#120 From Political Disgust to Action: Eric Liu

So many of us are furious at President Trump, Congress, EPA Administrator Scott Pruitt, The Democrats or the news media-- name your poison.

Two thirds of Americans say they are dissatisfied with how things are going in this country today, compared with fewer than three-in-ten who are satisfied. This is a dramatic change from the 1990's, when most people had a positive view of national conditions.

This show is an empowering response to anger and disgust. Eric Liu, founder and CEO of Citizen University, says that you're more powerful than you think. We discuss the stories, strategies and ideas raised in his timely book, "You're More Powerful Than You Think: A Citizen’s Guide to Making Change Happen"

The key to fighting back successfully is to have a strategy and know how to read and write power,” but most people have no understanding of power and how to use it.   

“I think the reality of American life, right now, is that so many people have neither the motivation nor the ability to read or write power,” Eric tells us. “They lapse into this “House of Cards” or dark conspiratorial vision that all politics are like "Scandal,” and out of that are born people like Donald Trump as President.”

Eric's solutions:

  • Learn how power is organized. Instead of spending your life online, join others who share a similar passion for change.
  • Exercise your "we muscle.”Join a club or group and learn how to work with others on game-changing ways to improve the odds for a cause or a hobby that you care about.
  • Vote. In his book, Eric Liu writes that voter turnout (in general) is rarely above 60 percent (at best).
  • Keep it local. Eric argues that too much attention is given to power politics in Washington D.C. Often the best way to bring about change is in the neighborhood or city where you live.
  • Schools and colleges should improve civics education, giving students a much clearer understanding of grassroots democracy. 
     

#119 A Conservative Cure for Climate Change: Bob Inglis

 

 

Climate scientists warn that Hurricanes Irma and Harvey are examples of extreme weather that will become much more common in the years to come.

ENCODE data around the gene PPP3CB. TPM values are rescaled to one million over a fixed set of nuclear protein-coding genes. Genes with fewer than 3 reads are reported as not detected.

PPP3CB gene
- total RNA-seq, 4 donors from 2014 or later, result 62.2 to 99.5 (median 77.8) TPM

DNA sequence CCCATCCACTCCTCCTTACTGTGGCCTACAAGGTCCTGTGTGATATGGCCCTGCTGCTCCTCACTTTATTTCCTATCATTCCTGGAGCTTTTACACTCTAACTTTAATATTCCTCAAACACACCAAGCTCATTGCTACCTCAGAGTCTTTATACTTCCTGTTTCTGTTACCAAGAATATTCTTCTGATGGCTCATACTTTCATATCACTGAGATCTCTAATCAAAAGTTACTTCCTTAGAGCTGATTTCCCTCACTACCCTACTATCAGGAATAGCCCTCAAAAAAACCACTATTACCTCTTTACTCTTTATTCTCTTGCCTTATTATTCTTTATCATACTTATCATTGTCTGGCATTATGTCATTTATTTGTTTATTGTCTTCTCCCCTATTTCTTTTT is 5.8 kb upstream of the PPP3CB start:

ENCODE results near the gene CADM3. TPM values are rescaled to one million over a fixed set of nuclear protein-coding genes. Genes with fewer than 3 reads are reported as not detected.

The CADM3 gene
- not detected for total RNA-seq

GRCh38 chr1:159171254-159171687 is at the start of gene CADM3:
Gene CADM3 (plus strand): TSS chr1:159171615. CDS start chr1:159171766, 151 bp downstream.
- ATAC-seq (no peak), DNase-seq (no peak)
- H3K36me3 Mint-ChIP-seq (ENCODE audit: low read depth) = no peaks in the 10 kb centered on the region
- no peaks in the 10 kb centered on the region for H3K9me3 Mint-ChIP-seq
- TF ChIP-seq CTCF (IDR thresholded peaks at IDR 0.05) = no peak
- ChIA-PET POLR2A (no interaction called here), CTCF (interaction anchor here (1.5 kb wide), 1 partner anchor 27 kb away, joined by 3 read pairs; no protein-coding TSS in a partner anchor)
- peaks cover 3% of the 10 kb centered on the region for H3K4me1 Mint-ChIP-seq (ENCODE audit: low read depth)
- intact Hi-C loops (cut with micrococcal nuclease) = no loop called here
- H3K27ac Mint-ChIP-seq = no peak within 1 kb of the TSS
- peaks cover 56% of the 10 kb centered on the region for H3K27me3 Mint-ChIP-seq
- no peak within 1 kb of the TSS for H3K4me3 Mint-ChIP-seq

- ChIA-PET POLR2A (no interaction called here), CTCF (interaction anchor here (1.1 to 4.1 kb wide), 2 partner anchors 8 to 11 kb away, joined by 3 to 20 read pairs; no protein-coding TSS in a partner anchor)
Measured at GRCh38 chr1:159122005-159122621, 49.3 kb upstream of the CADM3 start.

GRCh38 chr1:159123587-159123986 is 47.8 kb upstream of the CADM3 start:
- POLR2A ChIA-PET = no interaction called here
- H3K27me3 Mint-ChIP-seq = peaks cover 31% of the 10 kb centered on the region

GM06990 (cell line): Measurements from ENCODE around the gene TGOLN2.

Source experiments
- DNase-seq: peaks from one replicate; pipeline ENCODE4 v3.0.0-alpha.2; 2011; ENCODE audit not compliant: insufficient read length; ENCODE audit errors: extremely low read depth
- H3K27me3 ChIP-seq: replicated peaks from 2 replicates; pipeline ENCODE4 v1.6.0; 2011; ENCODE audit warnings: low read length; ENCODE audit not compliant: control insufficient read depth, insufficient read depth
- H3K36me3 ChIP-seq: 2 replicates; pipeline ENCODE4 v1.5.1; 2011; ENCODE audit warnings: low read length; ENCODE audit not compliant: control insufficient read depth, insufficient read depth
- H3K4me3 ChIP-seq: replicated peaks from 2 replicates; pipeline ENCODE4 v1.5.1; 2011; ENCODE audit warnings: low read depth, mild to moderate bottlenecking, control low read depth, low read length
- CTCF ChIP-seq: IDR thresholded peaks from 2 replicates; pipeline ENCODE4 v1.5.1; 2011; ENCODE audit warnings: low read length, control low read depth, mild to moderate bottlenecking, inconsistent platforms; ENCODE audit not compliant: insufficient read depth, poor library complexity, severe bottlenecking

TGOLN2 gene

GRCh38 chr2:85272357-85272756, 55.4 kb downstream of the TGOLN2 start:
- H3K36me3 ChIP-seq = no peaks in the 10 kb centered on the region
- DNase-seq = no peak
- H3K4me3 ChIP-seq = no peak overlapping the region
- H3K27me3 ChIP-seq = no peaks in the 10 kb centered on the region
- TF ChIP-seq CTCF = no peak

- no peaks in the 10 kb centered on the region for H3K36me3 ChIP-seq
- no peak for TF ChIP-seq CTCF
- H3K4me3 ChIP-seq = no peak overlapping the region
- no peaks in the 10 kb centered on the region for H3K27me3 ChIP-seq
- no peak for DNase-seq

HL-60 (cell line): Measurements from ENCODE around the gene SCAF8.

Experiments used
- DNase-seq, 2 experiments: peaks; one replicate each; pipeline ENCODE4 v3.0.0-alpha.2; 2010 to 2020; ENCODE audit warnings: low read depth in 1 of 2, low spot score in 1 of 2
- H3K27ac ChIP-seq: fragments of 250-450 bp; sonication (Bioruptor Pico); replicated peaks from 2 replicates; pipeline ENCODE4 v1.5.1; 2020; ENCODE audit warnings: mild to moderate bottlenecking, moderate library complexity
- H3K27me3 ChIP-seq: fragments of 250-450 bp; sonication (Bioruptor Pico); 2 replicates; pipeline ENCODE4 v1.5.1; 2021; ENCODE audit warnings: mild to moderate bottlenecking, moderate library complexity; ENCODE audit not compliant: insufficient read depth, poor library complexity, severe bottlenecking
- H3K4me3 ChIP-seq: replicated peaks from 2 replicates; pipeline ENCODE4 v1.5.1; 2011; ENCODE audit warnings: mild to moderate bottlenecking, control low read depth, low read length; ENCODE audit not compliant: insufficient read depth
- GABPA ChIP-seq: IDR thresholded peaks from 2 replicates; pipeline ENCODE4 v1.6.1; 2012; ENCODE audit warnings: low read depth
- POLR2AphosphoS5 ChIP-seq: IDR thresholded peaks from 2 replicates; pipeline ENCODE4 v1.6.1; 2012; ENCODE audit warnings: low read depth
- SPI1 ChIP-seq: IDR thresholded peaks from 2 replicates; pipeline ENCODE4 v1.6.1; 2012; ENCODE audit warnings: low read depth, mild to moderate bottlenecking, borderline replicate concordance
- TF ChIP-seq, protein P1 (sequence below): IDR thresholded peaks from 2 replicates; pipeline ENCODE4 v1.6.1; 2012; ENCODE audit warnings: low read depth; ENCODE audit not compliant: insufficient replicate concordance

But Trump Administration officials ridicule any link between this month's devastating storms and global warming.

 

 

 

Without a change of heart, most conservatives will continue to resist an overwhelming body of scientific evidence on climate change. Congress will fail to pass needed reforms.

Enter former GOP Congressman Bob Inglis. He argues that while Republicans are part of the problem, they must be part of any solution. This small-government Christian conservative from South Carolina believes in a free-market answer to climate change. He supports a revenue-neutral carbon tax, combined with a cut in FICA - the fee paid by workers to pay for Social Security and Medicare.

"Until we hear the information from somebody we care about, it's hard for us to change our minds," says Inglis, who argues that respect rather than ridicule is the best way to win new converts. "If you get into the discussion and past the shouting we can find solutions," he tells "How Do We Fix It?"
 

#115 Refugees Are Just Like You: Ahmed Badr

Far too often refugees are thought of as "the other"-- a mass of people who are victims of war, persecution or natural disasters. President Trump has added to the problem, making negative, harsh comments about immigrants.

This episode with 19 year-old Iraqi-American refugee Ahmed Badr, looks at how to fix the way we view refugees and migrants. We look at their personal stories and what they bring to enrich the lives of the communities where they now live.

Through writing about his own life, Ahmed, now a student at Wesleyan University, realized that his blog helped others see him in a more personal light. Today, he is empowering others to do the same. His art and poetry site, Narratio, is a growing platform where young people from around the world use creative expression to share their unique experiences. Ahmed is also the host of "Together", a soon-to-be released podcast about refugees and migrants.

"I've learned other people tell their story versus just telling my own," says Ahmed. "A global citizen is someone who is willing to entertain the other side, no matter how much the other side hurts us to listen to or witness."

Ahmed was 7 when his family's home in Baghdad was bombed during the violent aftermath of the invasion of Iraq. The family was uninjured and moved to Syria. In 2008, they came as refugees to the U.S. through a resettlement program run by IOM -- the U.N. migration agency.